Intel offered us some hope with Meego, an optimised Linux-based OS that included a Chromium browser…
MeeGo offers me some hope. A full internet experience and an app store but it’s something needs to mature until at least late 2011 and in fact for it to function fast enough to be productive it will need a high-end dual-core ARM or Intel Moorestown platform that will not be able to provide all-day battery life in a smartphone form-factor. [ref June 2010]
…Â but we all know what happened there.
And then along came the best smartbook yet. The Asus Transformer Prime has fantastic looking hardware, 18hr battery life (with leyboard dock) and some great sensor, touch and app experiences. The problem was that it also had issues when addressing productive and creative work. The apps are still thin and the browser still terrible.
But there was nothing else to choose from.Â Until today that is.
Chrome for Android has been launched. It’s in the Android Market for anyone with an Android Ice Cream Sandwich device and it’s fully functional. Well, it seems to be. This Beta software may have a few bugs but it represents the best step yet towards a productive handheld ‘UMPC’ solution. There will still be problems with low-quality, unstable and badly supportedÂ native apps, Â but Chrome on Android is going to develop fast, encourage a new market for Android tablets and Â enable a whole new world of desktop-quality browsing.
There are early issues. Mouseover doesn’t seem to be working well and there could be performance issues related to the (relative to laptops) lack of CPU, memory and general platform speed but these are likely to be fixed very quickly given the effort Google is putting into its browser.
Unfortunately for me, I don’t have an ICS tablet right now. I will be looking for ‘ROM’ upgrade for the Acer A500 I have here as it supports USB host (for keyboards/mice etc) and would work well as a smart, Chrome-based desktop device but that could take a few days before I get round to it. MaybeÂ I’llÂ be looking for an ASUS Transformer Prime though. Given its smartbook credentials and Chrome for Android it now has the potential to span Carrypad, UMPCPortal and Ultrabooknews!
A quick note on the Android 4.0 requirement. I think it’s a brave bu neccesary move. It means that only ‘Google Android’ gets the best browser and encoruages a big shift to ICS over 2012. it might be annoying for some now but it makes absolute sense to encourage a move away from 2.x and 3.x variants and get everyone moving with ICS. When that happens, ISVs will be far more likely to invest in high-quality tablet application development and that’s where the turning point comes.Â FollowingÂ the turning point, the nicheÂ designsÂ will jump in too. There’s every chance that we’ll start to see UMPCs again…running Android. I know you’ll be concerned with security, apps, interfaces and such but I feel sure we’ll see those issues solved. The market for alternativeÂ designsÂ is going to grow quickly so watch out for a fresh batch of ultra mobile PC news! Â It also makes Apple think hard again about a smartbook although my guess is that they have been working on one for a long time already.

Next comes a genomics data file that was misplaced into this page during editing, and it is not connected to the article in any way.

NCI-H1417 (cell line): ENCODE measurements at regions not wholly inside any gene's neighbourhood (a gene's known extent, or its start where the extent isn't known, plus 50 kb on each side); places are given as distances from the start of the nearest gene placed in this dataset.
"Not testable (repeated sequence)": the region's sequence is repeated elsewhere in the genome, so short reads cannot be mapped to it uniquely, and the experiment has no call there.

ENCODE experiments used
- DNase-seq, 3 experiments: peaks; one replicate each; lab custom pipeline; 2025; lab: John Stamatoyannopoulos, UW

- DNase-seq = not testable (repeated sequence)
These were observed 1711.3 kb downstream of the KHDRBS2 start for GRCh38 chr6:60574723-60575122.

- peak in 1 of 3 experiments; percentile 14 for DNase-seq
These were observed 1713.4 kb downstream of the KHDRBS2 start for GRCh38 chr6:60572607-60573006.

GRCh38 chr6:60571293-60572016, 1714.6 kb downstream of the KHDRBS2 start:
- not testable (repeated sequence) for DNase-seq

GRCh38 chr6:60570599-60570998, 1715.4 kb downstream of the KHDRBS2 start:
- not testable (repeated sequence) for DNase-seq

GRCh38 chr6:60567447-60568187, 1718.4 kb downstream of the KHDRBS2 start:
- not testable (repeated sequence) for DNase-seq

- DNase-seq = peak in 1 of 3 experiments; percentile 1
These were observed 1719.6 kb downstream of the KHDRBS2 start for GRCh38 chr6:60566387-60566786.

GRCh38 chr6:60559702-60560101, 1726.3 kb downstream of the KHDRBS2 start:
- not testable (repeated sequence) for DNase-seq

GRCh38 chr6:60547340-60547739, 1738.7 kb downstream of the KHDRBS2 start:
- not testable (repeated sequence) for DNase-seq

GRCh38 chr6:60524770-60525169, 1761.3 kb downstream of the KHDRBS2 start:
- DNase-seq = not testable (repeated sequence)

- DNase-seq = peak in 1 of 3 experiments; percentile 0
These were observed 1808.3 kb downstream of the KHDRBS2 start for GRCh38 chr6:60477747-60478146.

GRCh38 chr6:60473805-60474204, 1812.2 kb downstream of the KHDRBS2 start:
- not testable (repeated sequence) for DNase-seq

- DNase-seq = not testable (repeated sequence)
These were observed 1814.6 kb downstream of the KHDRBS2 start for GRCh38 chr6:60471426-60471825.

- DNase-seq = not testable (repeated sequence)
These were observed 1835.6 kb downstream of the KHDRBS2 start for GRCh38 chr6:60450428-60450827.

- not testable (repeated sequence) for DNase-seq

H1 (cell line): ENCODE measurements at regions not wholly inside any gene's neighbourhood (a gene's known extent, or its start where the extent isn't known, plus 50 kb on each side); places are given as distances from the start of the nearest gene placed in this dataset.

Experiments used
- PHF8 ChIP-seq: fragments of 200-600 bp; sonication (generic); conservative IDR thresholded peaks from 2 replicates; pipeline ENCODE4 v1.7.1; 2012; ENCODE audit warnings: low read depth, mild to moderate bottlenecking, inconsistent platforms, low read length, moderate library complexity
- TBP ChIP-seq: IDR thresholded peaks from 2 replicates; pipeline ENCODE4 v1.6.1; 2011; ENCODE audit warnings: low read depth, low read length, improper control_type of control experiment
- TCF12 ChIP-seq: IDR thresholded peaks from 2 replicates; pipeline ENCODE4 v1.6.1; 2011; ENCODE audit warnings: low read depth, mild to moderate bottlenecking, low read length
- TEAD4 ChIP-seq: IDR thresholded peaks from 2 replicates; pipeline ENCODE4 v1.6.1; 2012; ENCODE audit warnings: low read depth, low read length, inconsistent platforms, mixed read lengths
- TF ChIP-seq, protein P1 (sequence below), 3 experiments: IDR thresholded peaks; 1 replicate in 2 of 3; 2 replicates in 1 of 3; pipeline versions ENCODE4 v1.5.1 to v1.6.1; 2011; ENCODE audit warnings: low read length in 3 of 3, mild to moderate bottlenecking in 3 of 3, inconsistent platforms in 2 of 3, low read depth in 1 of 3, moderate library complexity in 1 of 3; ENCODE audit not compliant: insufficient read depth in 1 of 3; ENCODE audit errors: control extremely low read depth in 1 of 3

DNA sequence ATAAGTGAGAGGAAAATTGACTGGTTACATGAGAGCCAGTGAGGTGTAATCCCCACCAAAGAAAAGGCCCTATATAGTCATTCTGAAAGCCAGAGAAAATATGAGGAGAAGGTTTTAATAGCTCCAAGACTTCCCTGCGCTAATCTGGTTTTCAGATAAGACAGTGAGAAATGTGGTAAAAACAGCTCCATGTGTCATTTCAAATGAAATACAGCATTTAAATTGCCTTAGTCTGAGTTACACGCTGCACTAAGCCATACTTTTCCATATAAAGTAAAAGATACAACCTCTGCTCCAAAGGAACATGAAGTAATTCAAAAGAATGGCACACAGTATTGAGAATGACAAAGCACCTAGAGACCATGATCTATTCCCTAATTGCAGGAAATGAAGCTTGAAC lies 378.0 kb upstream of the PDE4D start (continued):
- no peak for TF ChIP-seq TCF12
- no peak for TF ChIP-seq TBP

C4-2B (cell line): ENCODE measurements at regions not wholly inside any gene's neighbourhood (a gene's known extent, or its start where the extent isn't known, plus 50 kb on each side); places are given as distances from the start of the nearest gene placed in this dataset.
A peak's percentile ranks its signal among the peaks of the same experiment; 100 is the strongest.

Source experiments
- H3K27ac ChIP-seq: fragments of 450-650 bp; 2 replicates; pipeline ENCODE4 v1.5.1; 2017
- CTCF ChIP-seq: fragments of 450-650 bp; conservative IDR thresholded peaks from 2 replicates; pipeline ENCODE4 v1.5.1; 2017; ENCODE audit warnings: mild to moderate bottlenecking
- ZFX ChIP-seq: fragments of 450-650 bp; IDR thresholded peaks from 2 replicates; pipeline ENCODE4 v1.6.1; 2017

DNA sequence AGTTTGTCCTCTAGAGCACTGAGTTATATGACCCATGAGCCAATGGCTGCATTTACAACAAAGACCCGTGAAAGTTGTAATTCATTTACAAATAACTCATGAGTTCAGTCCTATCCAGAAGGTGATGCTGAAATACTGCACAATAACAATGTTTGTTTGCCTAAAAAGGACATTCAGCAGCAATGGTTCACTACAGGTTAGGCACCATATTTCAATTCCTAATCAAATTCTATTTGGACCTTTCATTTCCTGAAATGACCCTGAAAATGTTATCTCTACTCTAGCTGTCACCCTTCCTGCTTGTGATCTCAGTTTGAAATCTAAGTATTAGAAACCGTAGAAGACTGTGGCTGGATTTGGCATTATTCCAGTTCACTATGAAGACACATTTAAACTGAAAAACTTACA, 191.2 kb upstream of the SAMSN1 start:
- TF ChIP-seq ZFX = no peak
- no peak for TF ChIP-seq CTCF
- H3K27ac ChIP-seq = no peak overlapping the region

Don’t forget that this app is very likely to be in development for X86 devices too. Intel will be putting massive effort into getting this optimised for Medfield-based devices. Comparing Sunspider tests, hopefuly at MWC later this month, will be fun!
I’m interested to hear your thoughts below. I’m sure we’ll have a good discussion.
Noted – There’s no Flash support. I’m not sure too many are going to have a problem with this and it sends an important message out to web developers – Stay clear of Flash!
There seems to be a problem with agent-id. I’m reading that Chrome for Android is identifying itself as a mobile browser.
The Asus Eee Pad Transformer is a very popular device and I’ve seen a number of reports of it being used in productivity scenarios. The gaps between devices like this and traditional laptops are closing and so it’s no surprise that people are testing the limits.
Find out where these gaps are with the start of another good series over at Carrypad. The question is, is Android good enough to allow all the gaps to be closed through 3rd party software or are there jobs that will always need doing on a PC?
I keep reading articles that talk about Ultrabooks being an alternative to tablets and I think some misunderstanding has crept into common thought. Yes, there was a mention of ‘tablets’ when Intel talked about Ultrabooks but they weren’t referring to the tablet marketplace, they were simply referring to features.
Consumer tablets offer some excellent advantages over the laptop. Not only in the mobile form factor but in the software. Features like always-on, touch user interfaces, long battery life, sensors and more. What Ultrabooks are aiming to do is to look at some of these features and implement them in the laptop form factor. A bit like a smartbook.
Mainly we’re talking about always-on or ‘always updated’ as I think Intel call it. Quick-startup is a part of that and it aims to get you working as soon as you lift the lid. Ultrabooks are likely to take some design cues from tablets too. Thin, light and attractive.
Other ‘features’ will take a while to feed in too and they generally hinge on Windows 8. Sensor support, ‘apps’ and user interface layers will help users fill in some of the other features that tablet users are getting used to.
So you see, the Ultrabook isn’t going to target the same users as the iPad but it’s going to learn some lessons from it. That’s a whole different ball game.